What is a case study?
are common to many fields of study such as sociology, business management, law, medicine, nursing and archeology. The formulation of a case report or case study varies slightly depending on the goal of the report as well as the general format for the discipline that it caters. For fields such as law, for instance, the case report invites students to examine realistic scenarios that allow them to properly connect theory to practice. Similarly, business case studies are heavily used as learning tools in classrooms as well; students can benefit from the detailed analysis of different businesses and gain a proper understanding of the results and outcomes of management decisions. Overall, the goal of these reports is to provide solutions and recommendations to posed problems whether they are legal concerns or corporate structural deficiencies.
Additionally, another form of the case study can be seen within the medical field. Medical case reports
, for instance, are more descriptive in nature-rather than trying to find solutions or involve students in 'detective work' these reports are generally an analysis of rare or unique medical cases. They are often published in journals and considered a means of communication between medical professionals, students, and other interested parties.
A blanket definition to satisfy various disciplines would be simply to see the case report as an investigative analysis of an event, entity, person, or group. As with the life sciences for example, case studies in this field usually involve explaining why a particular result occurred or the cause of a certain outcome by examining a group of people or an event.
*For instance, a group of 15 survivors of domestic violence, that made the decision to stay with their abusers, despite the harm they experienced, may be selected for a study on the cause or reason behind their decision.The data for this study could be collected by interviewing participants followed by an analysis using a set of criteria predetermined by the investigator.
Analyzing your case
Analyses and evaluations tend to go hand in hand though the two play very different roles in relation to collected data. Generally an analysis occurs first, in which data is interpreted and examined on the surface level, and then the evaluation takes place in which a judgment or claim is made based on those interpretations and conclusions. Depending on your discipline, your case may be analyzed in a few different ways. Though generally all types of analysis involve either providing a detailed description (of a real-life example for instance) or explaining causation (as in the example of the domestic violence survivors). In both situations the objective is to break down the presented information by interpreting it and identifying its key components.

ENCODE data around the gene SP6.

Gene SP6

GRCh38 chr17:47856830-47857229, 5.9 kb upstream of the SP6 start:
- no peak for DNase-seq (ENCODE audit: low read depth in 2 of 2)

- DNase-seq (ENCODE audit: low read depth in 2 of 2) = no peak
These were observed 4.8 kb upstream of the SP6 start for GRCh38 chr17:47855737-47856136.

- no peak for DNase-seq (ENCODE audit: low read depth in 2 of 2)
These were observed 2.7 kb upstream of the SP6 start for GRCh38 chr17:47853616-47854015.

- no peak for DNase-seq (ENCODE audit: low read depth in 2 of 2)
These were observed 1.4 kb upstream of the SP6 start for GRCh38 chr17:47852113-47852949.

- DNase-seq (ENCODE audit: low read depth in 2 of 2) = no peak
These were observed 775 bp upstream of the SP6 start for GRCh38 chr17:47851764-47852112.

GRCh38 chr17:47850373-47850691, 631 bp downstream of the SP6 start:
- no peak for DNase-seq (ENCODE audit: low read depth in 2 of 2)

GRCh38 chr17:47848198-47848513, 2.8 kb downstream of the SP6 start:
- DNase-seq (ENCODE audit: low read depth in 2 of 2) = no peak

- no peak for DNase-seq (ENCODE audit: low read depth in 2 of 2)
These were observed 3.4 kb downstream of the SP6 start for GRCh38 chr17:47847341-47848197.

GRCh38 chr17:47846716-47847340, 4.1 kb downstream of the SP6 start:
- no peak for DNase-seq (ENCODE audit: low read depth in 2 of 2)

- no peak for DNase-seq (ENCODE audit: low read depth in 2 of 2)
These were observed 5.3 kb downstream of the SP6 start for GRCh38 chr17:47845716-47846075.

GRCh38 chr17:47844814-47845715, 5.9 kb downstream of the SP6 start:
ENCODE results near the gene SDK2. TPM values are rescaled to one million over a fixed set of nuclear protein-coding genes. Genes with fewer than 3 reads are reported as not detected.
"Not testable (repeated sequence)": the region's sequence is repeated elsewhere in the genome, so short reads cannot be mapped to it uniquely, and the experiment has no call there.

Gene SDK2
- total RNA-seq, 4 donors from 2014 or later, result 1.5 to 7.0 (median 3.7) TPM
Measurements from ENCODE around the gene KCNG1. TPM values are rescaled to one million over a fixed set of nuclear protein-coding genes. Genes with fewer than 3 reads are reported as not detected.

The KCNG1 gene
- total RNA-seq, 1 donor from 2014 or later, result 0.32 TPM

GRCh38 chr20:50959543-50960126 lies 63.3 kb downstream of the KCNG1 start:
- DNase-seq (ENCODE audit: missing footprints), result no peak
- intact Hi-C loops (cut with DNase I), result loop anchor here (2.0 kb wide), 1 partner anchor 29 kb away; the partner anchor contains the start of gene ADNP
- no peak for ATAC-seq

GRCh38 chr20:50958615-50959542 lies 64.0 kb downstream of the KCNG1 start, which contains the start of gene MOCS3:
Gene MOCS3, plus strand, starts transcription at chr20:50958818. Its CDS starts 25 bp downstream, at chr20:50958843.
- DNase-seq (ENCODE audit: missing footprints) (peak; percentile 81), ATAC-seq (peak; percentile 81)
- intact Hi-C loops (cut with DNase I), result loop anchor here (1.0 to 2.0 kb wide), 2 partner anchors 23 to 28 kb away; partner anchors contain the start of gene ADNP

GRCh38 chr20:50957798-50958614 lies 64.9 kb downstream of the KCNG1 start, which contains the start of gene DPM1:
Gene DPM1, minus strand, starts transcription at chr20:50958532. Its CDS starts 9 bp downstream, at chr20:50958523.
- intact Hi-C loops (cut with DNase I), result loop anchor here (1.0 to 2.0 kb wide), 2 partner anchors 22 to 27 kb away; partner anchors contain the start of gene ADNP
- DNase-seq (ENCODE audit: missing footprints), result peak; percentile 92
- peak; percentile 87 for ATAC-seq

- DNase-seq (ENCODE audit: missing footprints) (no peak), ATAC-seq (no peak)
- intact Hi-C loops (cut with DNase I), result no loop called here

So what exactly should I analyze?
*To provide a concrete example of case analysis a sample has been provided below.This sample is modeled after a business case report, though the outline and instructions provided can apply to additional fields as well.
Case studies are very common in business management courses and help students
to better understand the functions and operations of a business as well as how to solve proposed management problems. When analyzing a business case, after studying the case in detail and knowing all the pertinent information about the company, you can then begin looking at and expanding on a few key components.
- Provide a closer look at individuals; for instance, major decision makers, managers and employees
- Explain the company's financial position and where they stand in the industry as well as compared to the competition